[Haskell-cafe] Can't Haskell catch upwith Clean's uniqueness typing?

haskell-cafe.mail.zooloo at xoxy.net haskell-cafe.mail.zooloo at xoxy.net
Tue Dec 6 16:00:09 EST 2005

From: "Shae Matijs Erisson - shae at ScannedInAvian.com"
Sent: Tuesday, December 06, 2005 6:16 PM

> haskell-cafe.mail.zooloo at xoxy.net writes:
> > being occupied with learning both languages, I'm getting curious if
> > Haskell couldn't achieve most of the performance gains resulting from
> > uniqueness typing in Clean by *automatically* determining the reference
> > count of arguments wherever possible and subsequently allowing them to
> > be physically replaced immediately by (the corresponding part of) the
> > function's result. Are there any principal obstacles, or *could* this be
> > done, or *is* this even done already, e. g. in ghc?
> Maybe you're describing speculative evaluation?
> Optimistic Evaluation: An Adaptive Evaluation Strategy for Non-Strict Programs
> http://citeseer.ist.psu.edu/ennals03optimistic.html
> --

Thanks for the pointer - I have heard a little about optimistic evaluation already, but don't know much of the
details (yet). Anyway, from what I know, I think it's a different thing.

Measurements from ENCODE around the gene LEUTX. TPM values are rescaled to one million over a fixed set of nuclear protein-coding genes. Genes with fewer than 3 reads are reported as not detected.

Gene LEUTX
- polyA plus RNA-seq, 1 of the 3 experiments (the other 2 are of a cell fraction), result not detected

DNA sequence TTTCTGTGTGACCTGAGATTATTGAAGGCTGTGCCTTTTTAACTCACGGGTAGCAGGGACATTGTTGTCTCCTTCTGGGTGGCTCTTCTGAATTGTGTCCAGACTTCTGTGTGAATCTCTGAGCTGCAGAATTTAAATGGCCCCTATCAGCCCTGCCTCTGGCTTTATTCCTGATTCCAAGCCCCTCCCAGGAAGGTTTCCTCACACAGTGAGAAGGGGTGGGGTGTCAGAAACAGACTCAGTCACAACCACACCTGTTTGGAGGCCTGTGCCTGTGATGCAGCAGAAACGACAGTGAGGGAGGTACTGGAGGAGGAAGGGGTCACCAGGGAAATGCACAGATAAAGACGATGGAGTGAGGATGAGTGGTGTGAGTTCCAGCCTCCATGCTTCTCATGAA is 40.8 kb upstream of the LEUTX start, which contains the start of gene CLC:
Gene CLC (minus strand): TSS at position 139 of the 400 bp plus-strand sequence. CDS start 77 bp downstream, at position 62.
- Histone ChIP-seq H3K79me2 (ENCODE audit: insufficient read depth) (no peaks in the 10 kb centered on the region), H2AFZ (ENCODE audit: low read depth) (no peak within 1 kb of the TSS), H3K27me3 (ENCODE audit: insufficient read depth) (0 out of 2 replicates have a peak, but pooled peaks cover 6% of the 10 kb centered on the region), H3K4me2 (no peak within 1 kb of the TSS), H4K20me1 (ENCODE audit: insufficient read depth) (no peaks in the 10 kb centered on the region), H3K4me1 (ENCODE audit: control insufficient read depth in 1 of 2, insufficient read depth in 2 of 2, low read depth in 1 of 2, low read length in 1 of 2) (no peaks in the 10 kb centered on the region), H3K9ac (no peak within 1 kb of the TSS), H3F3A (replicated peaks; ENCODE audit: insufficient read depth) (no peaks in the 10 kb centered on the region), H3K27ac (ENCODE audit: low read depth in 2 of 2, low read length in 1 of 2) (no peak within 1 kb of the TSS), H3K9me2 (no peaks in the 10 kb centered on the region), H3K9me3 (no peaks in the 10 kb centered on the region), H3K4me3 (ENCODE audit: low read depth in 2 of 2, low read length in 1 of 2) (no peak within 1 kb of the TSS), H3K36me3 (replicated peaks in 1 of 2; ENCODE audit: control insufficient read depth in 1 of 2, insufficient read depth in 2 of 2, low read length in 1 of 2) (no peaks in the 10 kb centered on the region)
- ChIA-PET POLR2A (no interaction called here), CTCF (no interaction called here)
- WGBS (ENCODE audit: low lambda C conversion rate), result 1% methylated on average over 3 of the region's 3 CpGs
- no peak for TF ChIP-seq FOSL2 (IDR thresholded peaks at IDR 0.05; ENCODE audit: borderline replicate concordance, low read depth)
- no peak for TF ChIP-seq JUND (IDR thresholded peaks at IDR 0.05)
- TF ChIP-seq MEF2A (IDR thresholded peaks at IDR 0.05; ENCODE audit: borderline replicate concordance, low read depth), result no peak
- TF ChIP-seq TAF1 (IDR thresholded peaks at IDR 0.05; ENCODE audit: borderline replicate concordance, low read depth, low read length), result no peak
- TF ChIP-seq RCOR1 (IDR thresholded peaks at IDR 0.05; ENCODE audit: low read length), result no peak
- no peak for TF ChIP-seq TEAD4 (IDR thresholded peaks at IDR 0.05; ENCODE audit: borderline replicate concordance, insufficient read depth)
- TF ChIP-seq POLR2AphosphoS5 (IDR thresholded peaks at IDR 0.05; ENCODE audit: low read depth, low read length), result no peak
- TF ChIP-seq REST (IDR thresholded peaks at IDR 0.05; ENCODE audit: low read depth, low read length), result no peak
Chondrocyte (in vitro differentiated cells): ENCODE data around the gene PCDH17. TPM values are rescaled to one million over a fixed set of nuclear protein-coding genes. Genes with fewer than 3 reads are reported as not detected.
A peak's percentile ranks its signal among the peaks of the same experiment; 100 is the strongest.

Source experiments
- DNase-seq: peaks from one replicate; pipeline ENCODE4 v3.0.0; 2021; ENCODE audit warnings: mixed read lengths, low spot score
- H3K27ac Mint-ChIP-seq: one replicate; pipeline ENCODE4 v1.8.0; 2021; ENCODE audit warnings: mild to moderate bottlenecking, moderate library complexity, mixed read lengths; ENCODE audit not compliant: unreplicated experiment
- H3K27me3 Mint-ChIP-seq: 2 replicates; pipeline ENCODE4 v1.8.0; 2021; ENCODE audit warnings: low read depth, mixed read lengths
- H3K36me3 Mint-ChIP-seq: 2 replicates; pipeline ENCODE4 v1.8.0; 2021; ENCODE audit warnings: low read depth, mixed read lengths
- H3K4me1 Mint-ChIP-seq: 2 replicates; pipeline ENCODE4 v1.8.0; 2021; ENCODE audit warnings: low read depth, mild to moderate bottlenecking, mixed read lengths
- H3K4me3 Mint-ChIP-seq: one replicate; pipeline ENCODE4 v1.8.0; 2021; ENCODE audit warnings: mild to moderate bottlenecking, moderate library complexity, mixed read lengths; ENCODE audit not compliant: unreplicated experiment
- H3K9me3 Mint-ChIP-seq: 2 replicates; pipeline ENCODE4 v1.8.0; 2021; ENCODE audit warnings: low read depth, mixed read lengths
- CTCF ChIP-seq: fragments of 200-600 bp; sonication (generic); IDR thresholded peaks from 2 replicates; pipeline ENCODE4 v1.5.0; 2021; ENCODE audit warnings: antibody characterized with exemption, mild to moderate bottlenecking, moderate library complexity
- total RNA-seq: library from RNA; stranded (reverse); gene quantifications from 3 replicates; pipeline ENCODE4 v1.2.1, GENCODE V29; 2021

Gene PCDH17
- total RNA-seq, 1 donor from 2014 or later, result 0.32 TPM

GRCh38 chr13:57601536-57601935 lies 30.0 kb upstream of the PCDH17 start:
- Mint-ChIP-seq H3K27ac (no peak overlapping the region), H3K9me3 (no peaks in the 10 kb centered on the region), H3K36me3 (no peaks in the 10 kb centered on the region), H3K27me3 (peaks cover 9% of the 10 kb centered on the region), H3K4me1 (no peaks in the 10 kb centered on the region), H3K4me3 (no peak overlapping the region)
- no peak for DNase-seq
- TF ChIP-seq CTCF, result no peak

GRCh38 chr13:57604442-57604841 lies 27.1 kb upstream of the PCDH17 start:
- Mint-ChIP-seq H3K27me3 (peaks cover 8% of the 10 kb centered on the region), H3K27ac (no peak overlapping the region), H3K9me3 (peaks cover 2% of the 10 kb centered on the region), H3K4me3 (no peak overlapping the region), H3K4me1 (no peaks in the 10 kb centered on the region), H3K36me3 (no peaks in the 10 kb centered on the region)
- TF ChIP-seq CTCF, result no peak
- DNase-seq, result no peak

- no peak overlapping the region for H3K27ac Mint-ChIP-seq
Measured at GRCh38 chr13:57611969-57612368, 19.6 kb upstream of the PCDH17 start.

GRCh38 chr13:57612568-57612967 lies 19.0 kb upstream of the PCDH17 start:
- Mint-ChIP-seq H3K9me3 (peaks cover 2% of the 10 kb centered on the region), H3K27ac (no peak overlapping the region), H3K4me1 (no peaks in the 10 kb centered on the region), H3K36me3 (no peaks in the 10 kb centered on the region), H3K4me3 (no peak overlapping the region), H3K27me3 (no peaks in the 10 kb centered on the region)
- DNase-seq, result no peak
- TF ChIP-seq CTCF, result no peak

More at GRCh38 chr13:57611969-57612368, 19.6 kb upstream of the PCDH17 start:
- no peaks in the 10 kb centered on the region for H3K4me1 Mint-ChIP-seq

In Clean, you can (and often are required to) assign uniqueness attributes to some parts of a function's type signature.
The extended type checker ensures that none of those parts is referred to more than once during a single run of the
program. Based on this guarantee, a function does not have to allocate new memory at all to store a unique result but can
overwrite the unique arguments in place.

Apparently, the uniqueness assignments have to comply with very tight laws - getting a program through the Clean type
checker can be tough, once it reports an uniqueness coercion error. I suppose, no explicit uniqueness attributing is going
to be implemented in Haskell, anyway.

My question is - and this might better suit to Haskell -, can't uniqueness be inferred (and exploited) automatically in
many cases?



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